Given that Nuclear Armageddon never went away with the end of the Cold War, can anyone of us still be able to send e-mails after a nuclear attack?
By: Ringo Bones
With increasing tension between North and South Korea over the “apparent” sinking of a south Korean warship with the loss of 46 sailors plus other current geopolitical issues like Iran’s clandestine nuclear weapons program and the long-term prospects of Taiwan’s independence from Beijing. It seems like the Doomsday Clock at the headquarters of the Bulletin of the Atomic Scientists is permanently stuck at two minutes to midnight. But can the perennial threat of nuclear annihilation ever dampen our desire to stay connected to everyone we love?
The US Postal Service might have had the edge when it comes to legal precedents and procedural guidelines on how to deliver mail after a nuclear attack to American citizens fortunate enough to have survived it; But what about our Internet infrastructure? But first here’s a primer on how the US Postal Service intends to deliver mail despite of the dangers of cesium 137 and strontium 90 rich fallout.
As far back as the early 1950s, the US Postal Service developed an emergency planning manual that outlines procedures to allow mail delivery following a nuclear attack. These plans were regularly updated to cope with what might happen when a real nuclear attack happens and the last complete revision was undertaken back in 1981. In addition, Executive Order 11490 that dates from October 28, 1969, as amended by Executive Order 11921, dated June 11, 1976, assigned the US Postal Service the responsibility for emergency mail service and other duties associated with civil defense programs.
In addition to handling post nuclear strike mail delivery, the US Postal Service at the time was assigned the responsibility of distributing and collecting special change-of-address and safety notification cards to facilitate mail delivery and help other government agencies and family members locate survivors. At the time, some 60 million change-of-address cards were printed and stored at about 30,000 post offices across America – where perhaps they remain. Detailed instructions were also stockpiled, telling people how to fill out forms and account for any missing persons. And for postal officials – how to test the cards and other documents for radioactivity before processing them. Among the actions outlined in the 1981 revisions include the authorization of local postmasters to burn stamps as to prevent them from falling into enemy hands. Restricting post-nuclear-attack mail to first-class letters and place an immediate ban on the issuance of money orders for payment in the country that attacked the United States.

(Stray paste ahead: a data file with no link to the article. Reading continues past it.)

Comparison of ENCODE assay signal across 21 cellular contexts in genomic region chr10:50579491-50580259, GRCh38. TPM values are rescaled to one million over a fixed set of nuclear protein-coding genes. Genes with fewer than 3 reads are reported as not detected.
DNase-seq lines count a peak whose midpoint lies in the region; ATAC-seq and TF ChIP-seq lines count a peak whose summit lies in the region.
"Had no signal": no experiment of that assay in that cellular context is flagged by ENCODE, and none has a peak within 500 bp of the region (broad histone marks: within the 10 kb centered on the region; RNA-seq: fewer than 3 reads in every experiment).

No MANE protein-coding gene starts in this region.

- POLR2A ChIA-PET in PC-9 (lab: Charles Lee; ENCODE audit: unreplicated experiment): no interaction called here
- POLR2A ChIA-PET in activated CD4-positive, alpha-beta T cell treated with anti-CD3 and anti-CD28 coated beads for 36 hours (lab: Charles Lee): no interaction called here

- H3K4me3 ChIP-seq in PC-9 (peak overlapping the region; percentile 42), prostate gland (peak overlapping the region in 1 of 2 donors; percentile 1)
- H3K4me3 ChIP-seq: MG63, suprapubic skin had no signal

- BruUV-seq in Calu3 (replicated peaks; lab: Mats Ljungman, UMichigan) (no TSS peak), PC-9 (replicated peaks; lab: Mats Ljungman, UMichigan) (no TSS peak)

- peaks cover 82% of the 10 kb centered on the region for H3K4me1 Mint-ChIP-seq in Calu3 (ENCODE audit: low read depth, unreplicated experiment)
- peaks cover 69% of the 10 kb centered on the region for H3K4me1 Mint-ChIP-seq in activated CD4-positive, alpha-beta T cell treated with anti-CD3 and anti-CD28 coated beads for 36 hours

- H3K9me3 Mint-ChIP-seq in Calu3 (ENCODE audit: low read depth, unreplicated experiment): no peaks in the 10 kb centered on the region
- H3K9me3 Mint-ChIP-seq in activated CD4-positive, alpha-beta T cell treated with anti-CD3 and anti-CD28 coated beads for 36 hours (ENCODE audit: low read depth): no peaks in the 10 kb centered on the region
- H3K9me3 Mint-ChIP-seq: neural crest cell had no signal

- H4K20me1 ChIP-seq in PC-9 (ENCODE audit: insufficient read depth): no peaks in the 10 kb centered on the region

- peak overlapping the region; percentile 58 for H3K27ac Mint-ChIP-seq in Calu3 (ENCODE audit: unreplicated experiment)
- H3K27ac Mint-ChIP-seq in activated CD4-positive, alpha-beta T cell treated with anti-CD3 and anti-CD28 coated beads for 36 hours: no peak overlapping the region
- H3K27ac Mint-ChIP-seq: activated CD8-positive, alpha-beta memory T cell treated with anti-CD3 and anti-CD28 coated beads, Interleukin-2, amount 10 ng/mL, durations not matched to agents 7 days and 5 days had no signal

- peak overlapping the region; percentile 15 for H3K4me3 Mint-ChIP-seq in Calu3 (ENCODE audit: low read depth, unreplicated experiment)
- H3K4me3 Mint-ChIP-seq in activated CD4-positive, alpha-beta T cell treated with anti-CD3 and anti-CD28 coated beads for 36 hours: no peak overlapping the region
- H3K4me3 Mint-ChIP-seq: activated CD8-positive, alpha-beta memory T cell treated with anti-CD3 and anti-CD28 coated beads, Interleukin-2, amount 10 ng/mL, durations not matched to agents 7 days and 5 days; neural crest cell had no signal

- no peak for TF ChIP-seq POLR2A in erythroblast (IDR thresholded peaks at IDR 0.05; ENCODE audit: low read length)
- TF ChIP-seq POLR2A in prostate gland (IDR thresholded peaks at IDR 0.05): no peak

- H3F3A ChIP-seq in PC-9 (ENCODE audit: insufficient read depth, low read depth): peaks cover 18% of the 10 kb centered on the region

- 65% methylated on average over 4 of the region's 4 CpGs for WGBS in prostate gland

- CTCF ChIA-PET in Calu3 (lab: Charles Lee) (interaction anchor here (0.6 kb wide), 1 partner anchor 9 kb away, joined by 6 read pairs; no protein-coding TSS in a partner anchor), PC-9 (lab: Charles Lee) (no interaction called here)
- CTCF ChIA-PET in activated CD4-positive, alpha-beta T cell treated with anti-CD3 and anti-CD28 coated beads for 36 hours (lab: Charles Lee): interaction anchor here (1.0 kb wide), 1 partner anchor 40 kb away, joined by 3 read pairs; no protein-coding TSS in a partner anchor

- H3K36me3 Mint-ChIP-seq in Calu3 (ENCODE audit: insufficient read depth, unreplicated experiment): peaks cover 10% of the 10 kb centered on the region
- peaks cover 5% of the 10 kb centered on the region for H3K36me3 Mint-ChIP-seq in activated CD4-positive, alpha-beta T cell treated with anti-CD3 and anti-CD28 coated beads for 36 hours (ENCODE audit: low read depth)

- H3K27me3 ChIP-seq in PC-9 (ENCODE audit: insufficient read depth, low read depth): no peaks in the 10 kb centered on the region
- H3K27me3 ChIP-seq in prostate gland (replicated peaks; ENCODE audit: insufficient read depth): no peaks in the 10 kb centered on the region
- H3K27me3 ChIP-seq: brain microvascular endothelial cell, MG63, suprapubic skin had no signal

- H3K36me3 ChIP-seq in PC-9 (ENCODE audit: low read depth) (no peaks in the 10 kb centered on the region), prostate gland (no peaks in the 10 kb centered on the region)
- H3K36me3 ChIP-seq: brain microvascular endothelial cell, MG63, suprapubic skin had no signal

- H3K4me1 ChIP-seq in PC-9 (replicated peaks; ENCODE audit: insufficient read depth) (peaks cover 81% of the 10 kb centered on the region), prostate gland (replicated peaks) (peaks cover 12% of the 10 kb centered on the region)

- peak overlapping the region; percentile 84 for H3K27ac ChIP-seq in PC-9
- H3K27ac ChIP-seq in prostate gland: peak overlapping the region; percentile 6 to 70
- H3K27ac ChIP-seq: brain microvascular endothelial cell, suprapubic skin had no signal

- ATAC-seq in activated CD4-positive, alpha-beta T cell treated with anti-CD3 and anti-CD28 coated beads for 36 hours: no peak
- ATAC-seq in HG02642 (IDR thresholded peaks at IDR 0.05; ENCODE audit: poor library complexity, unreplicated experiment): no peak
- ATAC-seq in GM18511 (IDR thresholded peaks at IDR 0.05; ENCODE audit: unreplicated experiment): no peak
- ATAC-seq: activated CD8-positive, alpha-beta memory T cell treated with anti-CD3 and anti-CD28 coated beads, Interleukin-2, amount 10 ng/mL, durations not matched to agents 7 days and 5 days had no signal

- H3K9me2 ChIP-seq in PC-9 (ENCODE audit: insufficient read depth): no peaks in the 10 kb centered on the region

At a 1982 congressional hearing, A US Postal Service official acknowledged that a massive attack would at the very least make implementing the agency’s plans very difficult. But he defended them by saying the agency must be prepared. Members of Congress questioned the viability of the post office plans, given the US Postal Service’s reliance on volunteer mail carriers and the likelihood that major road systems would be destroyed and the availability of gasoline sharply curtailed – if not eliminated after a nuclear attack. When it was pointed out that not many people would be left alive, let alone still be willing to read, write and send letters after the nuclear bomb explodes – the official remarked: “But those that are will get their mail.” Fast forward few weeks after the September 11, 2001 Terror Attacks, the US Postal Service experienced first hand their first ever biological terror attack after lethal anthrax were sent via the US Mail. Though somewhat unprepared, they managed to handle and diffused the threat.
But what about are current Internet infrastructure that, it seems, we can’t live without? Unfortunately, the electromagnetic pulse of a sufficiently large enough nuclear explosion can fry every functioning electronic gear hundreds of miles from its epicenter. Especially if its solid-state components are not hardened against EMP. Clandestine nuclear test from rogue nations can still wreak havoc on our fragile Internet infrastructure since they don’t explode their test nukes in those state-of-the-art blast chambers that are equipped with a built in Faraday Cage. Like those used in a typical Nevada underground test site. Unless you have the real estate and the revenue to use vacuum tubes in your Internet servers, your web infrastructure probably can’t survive a nuclear attack. It might be a “Dr. Strangeloveian” prospect, but your e-mail and Internet surfing privileges are probably the first ones to go during a nuclear attack.